A wing and a prayer: how a distrust of faith-based charity sells short the society

Religious charities plays a special and undervalued role in society, but you need to think about the idea that they want to convert people and help only those who share their beliefs.

The suspicion of religious charities, although “generally baseless,” may prevent them to play a more active role in the provision of public services, according to the 18-month study by new Philanthropy capital (NPC) think tank. As one of four registered charities say is based on faith, in which the NPC identifies as “charity, which embodies a particular religion or cultural values stemming from religious beliefs – in their vision or mission, founding history or content of the project.” Together, religious charity organizations to collect more than £16 billion a year. The report of NIP, what a difference faith makes, the presence of grounding in the faith may:

to help charities stay motivated and stick to the reasons others may see as hopeless
to make them more resilient to changes in the political and financial environment
allows them to hire people who are considered vulnerable and too difficult to reach
allow them to provide services that are culturally appropriate and take into account the spiritual needs of people.

Contribution of religious charities is undervalued even within the public sector, the report stated that with their profile and trust in them are often undermined by concern about their motives.

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When the NPC surveyed religious charities to study, it was discovered that the differences between them about whether it was permissible to admit that they aim to increase the number of people who share their faith, or was it proselytizing.Although research has found little evidence to support fears of proselytism, he said that that remains a question. “Religious charities should be aware of this and, if necessary, it is worth spending time considering and clarifying its position on this issue”, – the authors of the report, Lucy de Las Casas and Rachel Wharton.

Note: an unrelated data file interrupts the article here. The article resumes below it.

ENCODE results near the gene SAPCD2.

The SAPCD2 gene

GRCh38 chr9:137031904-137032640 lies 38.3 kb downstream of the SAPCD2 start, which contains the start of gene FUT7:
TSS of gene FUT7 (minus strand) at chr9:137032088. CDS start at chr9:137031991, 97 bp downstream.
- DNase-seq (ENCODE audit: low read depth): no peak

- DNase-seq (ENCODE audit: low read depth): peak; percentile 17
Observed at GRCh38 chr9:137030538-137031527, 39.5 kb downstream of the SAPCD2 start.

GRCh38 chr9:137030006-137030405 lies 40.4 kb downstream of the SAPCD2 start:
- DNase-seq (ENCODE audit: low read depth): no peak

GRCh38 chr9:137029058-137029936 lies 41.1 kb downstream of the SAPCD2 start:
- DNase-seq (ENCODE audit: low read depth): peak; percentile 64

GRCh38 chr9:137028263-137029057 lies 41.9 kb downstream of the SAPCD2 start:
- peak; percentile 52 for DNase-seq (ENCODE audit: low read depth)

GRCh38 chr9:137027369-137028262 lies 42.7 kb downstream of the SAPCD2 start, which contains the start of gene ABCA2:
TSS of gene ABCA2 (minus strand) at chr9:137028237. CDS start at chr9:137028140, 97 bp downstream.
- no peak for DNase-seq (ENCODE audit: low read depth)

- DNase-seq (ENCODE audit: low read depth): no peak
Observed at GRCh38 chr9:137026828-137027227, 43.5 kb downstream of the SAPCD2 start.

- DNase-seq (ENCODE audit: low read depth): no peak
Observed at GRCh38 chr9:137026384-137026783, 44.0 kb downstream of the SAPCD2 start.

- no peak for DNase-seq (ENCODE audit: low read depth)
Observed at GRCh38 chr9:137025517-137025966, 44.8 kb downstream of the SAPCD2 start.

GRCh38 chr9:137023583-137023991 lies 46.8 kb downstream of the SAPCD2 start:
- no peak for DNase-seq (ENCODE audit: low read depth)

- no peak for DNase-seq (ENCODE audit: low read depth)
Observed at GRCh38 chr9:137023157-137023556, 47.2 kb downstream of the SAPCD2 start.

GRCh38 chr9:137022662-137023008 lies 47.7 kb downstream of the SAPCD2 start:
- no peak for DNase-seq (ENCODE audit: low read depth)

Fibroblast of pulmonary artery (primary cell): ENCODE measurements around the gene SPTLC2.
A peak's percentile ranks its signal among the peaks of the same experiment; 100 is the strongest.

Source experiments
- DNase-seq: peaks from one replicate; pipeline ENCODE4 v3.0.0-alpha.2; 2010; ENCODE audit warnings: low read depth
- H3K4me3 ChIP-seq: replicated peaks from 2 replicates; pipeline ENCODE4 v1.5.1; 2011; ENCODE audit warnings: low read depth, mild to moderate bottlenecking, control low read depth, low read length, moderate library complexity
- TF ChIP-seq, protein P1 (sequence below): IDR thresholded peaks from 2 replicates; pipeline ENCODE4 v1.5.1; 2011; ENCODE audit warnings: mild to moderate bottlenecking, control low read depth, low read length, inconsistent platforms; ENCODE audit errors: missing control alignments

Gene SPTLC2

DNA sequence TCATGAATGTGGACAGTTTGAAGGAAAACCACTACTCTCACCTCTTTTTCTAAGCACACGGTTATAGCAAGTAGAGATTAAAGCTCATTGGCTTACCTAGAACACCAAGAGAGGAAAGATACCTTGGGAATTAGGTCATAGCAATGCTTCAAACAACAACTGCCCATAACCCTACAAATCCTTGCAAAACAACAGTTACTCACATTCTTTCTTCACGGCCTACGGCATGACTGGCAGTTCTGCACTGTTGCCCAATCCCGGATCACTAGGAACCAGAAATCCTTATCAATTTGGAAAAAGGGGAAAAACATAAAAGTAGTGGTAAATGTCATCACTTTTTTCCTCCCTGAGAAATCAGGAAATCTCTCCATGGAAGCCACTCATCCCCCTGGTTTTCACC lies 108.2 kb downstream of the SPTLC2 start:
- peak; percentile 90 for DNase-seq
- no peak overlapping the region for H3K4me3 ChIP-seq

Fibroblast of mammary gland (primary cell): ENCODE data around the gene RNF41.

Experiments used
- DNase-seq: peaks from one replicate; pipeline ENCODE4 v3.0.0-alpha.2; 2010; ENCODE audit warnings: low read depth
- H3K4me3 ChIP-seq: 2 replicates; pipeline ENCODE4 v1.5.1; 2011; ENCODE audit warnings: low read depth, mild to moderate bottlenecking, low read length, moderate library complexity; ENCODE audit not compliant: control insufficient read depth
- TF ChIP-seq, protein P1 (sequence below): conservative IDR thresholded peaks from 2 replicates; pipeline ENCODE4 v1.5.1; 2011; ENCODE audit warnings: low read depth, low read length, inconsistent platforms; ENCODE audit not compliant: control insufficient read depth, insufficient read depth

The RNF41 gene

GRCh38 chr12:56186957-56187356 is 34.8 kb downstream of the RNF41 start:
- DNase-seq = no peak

Senior MP-the labour MP Stephen Timms, who is the Chairman of all party parliamentary group on faith and society, said at the presentation of the report on 29 November that there were widespread concerns about proselytism among the local councils who are in charge of service contracts. “The evidence that this will happen, but we cannot say that it is impossible”, – he said.

The Timms group is promoting the “faith Covenant” to establish what advice can you expect from a religious charity and why the charity can expect from the Council. Still it was adopted Birmingham, Leeds, Birmingham, calderdale website and the London borough of Barnet. “This is very much in the national interest that a religious group should be able to release them very, very great potential, new initiatives with faith, the starting point should be able to thrive,” said Timms.

Daniel singleton, Director of Faith Action, a network of faithbased charities and community groups, said there were more than 47 “interaction” every year between such organizations and people in need. Network Trussel trust of the 400 food banks is a Prime example of effective faith-based response to a pressing social problem.

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Asked if food banks let government off the hook, singleton said, “in the end, if someone falls in front of you, I think there’s a responsibility to pick them up and do something.”

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